You never know from one minute to another what we're going to get next. At lunchtime we at last basked again on the sun-drenched and limpid terrasse du Cafédefa, at tea-time it was persistenting down with great dampness and tomorrow, who knows, maybe White Hell III, the director's cut?

Talking of our beloved café, alert readers may have vaguely noticed that Fa itself hasn't had much of a mention in recent despatches. This is probably because the café has been shut for repairs to both building and proprietor, thus depriving me of news and gossip. Marie, l'adorable chef, has had to recover from hospital treatment while Dave the Underdog (formerly known as barman) took the opportunity to wreak the Revenge of the Killer Piano.

Departure of the piarnofor-te, as Max Wall would have put it, offered Dave such an inviting expanse of virgin wallpaper that he couldn't resist banging a brand-new doorway through it into the old bar on the other side, a room long concealed in the dim mists of, well, dim mist really; though evidently poised for a triumphant comeback.

However the village trundles on in its accustomed cycle of ducks, old, young and roasted; the daily mantra of bread runs, school runs and men from the mairie doing things with lorries, strimmers and instruments of destruction.

Just to remind us that we are indeed a pulsing and vibrant community, hotly seething beneath the vigorous shadow of our legendary Tour Visigoth, one of the village sweet young things held her 18th birthday bash on Saturday.

The ponderous thud of techno beat against the doughty shutters of 5 Boulevard de La Pinouse, reducing them to metaphorical splinters, just as girlfriend Claire and I were thinking of going to sleep, ha-ha.

I have often admitted in this very tome that I am not averse to making a bloody racket, which I ingeniously attempt to pass off as music. Now is the moment to admit that I am a total bloody hypocrite when it comes to putting up with other people's racket.

It's not so much the noise but that techno is such crap dance music. What possible rhythmic pleasure could there be in bonk, bonk, bonk with not so much as a thirteigh, fourteigh? Bugger, I am officially old, I have finally admitted it: They don't write tunes like they used to . . .

lundi 1 mars 2010

Spring awakening . . . do as you would be Donne by

I thinke that sprinnge doeth bee sprunnge. I know this possibly from an unaccountable desire finally to go out and discover John Donne, and more probably from finding myself stuck behind my first camper van of the year.

As you may recall, the mere glimpse of a camper van dawdling criminally in the middle distance is enough to have me reaching for the crucifix and garlic.

On reflection, a stake in the back tyre would be more effective, or even a silver bullet . . . May potent poodles piddle on all their wheels. Naturally this loathsome wraith and apparition occurred on that Golden Road to Samarkand otherwise known as the D117 to Perpignan. In Xanadu did Kubla Khan a stately crétin doing 30km par heure in the middle of la rue decree . . .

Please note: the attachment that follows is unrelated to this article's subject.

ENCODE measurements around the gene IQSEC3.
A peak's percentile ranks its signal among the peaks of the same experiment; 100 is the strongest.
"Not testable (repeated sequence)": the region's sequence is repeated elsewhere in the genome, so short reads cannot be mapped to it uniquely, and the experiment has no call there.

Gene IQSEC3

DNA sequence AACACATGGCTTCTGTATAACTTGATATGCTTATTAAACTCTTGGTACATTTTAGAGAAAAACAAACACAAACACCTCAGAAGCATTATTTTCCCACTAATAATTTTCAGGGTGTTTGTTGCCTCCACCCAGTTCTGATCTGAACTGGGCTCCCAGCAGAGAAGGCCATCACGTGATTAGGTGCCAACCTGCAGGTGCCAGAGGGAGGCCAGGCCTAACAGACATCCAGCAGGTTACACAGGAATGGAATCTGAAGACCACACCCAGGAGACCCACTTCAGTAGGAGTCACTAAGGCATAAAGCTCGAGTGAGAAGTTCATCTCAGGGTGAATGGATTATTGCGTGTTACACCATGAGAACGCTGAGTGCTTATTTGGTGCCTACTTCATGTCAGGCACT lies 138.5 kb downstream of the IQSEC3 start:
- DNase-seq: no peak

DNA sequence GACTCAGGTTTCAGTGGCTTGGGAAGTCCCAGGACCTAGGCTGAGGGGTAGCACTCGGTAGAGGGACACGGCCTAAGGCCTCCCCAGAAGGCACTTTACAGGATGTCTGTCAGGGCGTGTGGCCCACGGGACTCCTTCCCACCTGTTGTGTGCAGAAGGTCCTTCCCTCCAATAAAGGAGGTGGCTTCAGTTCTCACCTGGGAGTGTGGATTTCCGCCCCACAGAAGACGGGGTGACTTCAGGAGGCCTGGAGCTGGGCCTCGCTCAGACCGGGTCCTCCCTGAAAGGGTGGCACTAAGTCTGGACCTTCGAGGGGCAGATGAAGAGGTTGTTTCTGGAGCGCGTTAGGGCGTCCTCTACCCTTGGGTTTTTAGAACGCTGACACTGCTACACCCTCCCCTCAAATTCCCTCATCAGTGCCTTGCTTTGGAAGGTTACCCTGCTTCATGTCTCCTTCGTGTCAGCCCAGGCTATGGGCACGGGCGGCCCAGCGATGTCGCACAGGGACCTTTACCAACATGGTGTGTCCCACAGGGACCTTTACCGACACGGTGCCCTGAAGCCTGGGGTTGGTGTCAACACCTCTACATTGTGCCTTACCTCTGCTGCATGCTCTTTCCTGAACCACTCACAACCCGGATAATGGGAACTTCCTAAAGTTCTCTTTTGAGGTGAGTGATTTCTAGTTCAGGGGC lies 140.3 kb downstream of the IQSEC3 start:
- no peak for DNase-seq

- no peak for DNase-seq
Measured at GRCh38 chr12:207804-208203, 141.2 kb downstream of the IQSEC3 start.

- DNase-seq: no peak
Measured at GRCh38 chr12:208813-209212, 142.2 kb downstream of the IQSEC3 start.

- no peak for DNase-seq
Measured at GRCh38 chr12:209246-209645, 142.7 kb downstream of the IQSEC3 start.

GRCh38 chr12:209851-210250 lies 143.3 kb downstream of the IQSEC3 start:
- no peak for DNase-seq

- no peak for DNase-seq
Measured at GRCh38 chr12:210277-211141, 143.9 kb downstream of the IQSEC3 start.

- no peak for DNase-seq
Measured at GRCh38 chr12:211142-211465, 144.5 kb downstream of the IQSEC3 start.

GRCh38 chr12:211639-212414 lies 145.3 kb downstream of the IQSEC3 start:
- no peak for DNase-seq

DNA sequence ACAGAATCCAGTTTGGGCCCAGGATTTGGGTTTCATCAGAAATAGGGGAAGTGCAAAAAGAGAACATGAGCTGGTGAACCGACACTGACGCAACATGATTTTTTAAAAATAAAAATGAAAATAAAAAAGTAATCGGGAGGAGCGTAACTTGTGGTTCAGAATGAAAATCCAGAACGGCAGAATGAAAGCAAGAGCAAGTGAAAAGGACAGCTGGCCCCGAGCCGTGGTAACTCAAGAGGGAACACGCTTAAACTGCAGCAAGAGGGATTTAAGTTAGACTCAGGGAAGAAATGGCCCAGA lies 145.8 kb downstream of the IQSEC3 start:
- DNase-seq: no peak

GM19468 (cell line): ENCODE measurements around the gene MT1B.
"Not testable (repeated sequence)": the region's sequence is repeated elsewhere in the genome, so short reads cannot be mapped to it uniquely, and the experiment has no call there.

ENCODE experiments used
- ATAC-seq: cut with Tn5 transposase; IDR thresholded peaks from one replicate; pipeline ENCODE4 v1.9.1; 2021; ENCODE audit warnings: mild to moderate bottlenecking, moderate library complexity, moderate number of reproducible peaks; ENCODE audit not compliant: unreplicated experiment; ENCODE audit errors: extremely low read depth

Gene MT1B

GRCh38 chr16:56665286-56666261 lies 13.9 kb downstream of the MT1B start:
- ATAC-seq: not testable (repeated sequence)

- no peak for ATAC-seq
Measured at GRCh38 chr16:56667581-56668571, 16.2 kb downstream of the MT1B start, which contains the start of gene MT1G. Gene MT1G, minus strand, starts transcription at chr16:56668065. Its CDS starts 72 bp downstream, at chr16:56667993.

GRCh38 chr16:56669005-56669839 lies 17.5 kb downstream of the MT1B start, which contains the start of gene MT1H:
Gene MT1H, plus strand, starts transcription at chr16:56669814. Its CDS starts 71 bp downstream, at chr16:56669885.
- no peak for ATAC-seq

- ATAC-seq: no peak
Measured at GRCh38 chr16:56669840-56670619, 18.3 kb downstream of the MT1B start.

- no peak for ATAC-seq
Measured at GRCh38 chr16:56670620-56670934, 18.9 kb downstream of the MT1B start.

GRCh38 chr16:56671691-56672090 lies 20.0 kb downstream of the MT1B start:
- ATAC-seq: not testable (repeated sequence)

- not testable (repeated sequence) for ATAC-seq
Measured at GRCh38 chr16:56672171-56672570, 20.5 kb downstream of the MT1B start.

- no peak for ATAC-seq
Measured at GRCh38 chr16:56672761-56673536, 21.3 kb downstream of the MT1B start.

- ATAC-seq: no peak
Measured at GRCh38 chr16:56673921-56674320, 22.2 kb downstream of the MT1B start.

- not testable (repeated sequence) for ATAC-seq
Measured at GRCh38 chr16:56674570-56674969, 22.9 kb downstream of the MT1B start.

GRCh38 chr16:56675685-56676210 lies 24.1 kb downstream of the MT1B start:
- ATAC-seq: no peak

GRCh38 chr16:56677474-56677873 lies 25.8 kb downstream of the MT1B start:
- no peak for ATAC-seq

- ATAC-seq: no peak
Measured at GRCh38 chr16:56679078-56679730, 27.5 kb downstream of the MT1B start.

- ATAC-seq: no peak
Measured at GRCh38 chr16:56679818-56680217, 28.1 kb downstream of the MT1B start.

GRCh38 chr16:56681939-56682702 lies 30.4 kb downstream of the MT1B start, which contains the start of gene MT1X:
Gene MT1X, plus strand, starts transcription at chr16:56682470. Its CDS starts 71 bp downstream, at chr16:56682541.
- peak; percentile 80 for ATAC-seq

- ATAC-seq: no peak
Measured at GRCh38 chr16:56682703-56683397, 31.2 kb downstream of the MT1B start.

It's possible that this is one of the lines famously missing from Kubla Khan because the postman or similar alternative plonqueur turned up and broke the dear old stoner's train of thought while he was writing it.

Or perhaps not, though of course the camper van driver certainly acted like he'd been rifling Samuel Taylor's stash. Some things never change; as Prévert would put it: "Je suis qui je suis . . ." though I'd like to think that exotic, leggy slappeuses from Paris bars would never dream of doing something as profoundly uncool as driving a camper van. Incidentally that's yer man Coleridge pictured, in a moment less smashed.

It has to be said that girlfriend Claire and I are pretty much united in our deep hatred of the D117. One or other of us has to trog up and down it most weekends and it rates high on our Top Ten Linear World Enema Sites. End of rant.

Spring started unconvincingly enough near Canet-en-Roussillon (chez Claire) on Saturday with a howling gale. One became acutely aware of the gathering typhoon while driving Renault's hot contender for the America's Cup. You may not know this but Kangoo is an old French word which means Four-Wheeled Spinnaker. One of these days I may fit it with lifebelts in case I run out of road.

But somehow on Sunday the wild and gleefully thrashing wind died to a still and distant shadow. The seaside morning market filled and swirled with the unbearably-appetising smell of tagine and paella. That cheery Arab guy was again selling great green bunches of fresh coriander for only €1.50 a shot so I nabbed one quick.

With all this food on offer, the traders were clearly expecting someone to turn up. And turn they duly did, even unto the shoe-horning of the car parks for the first time since last October.

And all was no longer frozen even in Fa (40km north of Canet crow flies; if you use the D117, it's another 397). I cautiously shed a layer or two of superannuated jumpers, thus recalling surprising quantities of long-concealed and dimly-remembered flesh.

We're at last getting to that weird time of year when you accidentally open a window and are amazed to discover that it's actually warmer outside; one of our more beloved phenomena here in SW France.

If this goes on much longer, I shall be forced to out out with the disc-grinder and remove the Lloyds'-certificated welding that keeps the kitchen door compulsively, nay even compulsorily, shut . . .